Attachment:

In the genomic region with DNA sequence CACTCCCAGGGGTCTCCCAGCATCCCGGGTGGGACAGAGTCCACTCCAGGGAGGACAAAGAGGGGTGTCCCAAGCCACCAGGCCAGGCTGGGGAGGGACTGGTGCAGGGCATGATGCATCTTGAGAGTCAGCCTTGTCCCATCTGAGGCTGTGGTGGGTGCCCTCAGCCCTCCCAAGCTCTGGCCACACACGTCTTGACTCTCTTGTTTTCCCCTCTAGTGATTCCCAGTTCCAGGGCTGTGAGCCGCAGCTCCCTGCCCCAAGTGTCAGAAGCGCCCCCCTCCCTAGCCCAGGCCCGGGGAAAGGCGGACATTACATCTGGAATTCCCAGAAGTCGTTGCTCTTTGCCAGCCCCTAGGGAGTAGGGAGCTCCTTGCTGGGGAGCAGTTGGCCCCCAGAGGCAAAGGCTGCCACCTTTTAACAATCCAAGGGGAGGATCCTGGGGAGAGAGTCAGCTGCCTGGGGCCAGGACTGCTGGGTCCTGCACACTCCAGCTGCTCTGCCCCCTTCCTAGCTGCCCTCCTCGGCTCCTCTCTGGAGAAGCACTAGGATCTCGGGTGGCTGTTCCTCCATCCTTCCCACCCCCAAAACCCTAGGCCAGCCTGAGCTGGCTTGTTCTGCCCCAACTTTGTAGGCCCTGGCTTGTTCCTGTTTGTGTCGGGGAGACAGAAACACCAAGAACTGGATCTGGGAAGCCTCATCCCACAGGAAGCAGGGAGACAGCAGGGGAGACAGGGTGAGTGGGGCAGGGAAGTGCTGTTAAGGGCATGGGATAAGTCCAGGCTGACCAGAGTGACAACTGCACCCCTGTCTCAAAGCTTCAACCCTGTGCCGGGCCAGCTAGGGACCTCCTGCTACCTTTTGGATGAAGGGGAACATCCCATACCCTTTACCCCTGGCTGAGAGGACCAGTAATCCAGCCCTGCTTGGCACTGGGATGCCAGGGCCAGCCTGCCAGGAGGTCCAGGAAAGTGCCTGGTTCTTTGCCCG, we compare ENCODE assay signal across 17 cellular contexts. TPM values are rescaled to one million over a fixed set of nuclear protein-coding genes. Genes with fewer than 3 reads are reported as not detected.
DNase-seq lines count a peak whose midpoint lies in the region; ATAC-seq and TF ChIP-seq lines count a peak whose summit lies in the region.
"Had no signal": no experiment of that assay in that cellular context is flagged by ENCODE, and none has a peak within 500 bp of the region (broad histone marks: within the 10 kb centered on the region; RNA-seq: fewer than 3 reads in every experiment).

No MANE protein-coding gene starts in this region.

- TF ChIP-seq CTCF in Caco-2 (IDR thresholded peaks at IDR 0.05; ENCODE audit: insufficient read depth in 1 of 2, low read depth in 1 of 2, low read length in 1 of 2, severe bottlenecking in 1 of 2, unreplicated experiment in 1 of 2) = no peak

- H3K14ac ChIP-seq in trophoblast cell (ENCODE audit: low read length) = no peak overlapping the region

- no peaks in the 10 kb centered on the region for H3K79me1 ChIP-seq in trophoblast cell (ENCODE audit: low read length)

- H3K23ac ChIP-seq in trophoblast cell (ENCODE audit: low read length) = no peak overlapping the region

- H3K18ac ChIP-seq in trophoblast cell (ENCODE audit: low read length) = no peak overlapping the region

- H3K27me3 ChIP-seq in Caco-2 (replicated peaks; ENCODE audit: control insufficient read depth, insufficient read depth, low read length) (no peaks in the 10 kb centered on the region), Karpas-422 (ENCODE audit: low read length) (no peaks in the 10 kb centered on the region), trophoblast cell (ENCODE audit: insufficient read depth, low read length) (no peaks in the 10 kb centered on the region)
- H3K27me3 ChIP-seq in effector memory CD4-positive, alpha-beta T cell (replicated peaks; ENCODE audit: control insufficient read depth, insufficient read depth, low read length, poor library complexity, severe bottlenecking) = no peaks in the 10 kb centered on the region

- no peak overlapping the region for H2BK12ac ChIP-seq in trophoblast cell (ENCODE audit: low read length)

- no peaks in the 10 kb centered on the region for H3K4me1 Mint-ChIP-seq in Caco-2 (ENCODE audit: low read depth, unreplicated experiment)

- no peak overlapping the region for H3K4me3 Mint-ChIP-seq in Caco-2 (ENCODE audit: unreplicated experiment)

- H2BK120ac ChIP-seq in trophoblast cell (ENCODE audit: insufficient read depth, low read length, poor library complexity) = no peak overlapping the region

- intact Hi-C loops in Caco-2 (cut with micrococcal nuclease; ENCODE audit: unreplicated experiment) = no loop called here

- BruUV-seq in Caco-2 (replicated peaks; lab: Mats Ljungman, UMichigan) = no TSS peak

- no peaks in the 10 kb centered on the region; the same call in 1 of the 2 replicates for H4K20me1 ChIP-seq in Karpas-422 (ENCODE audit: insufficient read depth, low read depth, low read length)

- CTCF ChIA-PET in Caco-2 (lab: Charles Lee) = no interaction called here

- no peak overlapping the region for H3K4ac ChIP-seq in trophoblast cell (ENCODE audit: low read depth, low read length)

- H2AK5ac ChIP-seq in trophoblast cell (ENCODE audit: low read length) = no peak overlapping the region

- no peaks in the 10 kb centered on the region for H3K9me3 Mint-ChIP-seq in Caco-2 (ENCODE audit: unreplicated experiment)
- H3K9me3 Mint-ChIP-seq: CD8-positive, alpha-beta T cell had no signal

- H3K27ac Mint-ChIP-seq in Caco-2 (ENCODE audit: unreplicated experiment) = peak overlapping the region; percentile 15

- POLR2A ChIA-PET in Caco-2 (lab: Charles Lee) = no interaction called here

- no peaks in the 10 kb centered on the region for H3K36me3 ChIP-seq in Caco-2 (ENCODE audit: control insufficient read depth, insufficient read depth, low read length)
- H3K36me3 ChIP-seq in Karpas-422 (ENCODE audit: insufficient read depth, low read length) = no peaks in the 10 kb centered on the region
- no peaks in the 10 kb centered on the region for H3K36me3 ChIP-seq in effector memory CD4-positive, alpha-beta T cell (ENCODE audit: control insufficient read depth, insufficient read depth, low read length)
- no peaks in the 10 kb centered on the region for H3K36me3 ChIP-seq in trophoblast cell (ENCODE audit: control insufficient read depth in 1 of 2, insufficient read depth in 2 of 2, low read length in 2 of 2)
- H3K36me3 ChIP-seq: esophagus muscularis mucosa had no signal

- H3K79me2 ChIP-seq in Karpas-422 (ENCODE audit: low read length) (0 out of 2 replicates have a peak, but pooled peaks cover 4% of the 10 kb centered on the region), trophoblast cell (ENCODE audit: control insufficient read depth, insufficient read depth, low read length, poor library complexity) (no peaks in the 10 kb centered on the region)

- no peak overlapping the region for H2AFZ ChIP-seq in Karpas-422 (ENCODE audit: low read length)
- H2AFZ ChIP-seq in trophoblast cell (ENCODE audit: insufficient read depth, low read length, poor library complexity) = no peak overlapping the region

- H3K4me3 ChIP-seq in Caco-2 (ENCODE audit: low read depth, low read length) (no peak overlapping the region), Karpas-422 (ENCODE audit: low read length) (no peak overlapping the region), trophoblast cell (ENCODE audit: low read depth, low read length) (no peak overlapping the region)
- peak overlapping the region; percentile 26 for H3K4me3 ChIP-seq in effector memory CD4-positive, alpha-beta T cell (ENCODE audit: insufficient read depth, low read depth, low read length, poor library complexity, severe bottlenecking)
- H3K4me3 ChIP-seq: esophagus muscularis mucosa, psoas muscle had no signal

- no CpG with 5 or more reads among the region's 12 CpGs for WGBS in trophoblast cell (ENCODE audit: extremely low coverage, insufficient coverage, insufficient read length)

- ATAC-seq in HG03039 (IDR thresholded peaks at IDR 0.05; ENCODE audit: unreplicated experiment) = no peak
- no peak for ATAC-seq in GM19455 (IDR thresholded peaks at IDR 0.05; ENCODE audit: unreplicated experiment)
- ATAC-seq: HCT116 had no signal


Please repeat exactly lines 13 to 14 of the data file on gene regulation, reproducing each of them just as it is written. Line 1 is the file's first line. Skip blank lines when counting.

- no peaks in the 10 kb centered on the region for H3K4me1 Mint-ChIP-seq in Caco-2 (ENCODE audit: low read depth, unreplicated experiment)

- no peak overlapping the region for H3K4me3 Mint-ChIP-seq in Caco-2 (ENCODE audit: unreplicated experiment)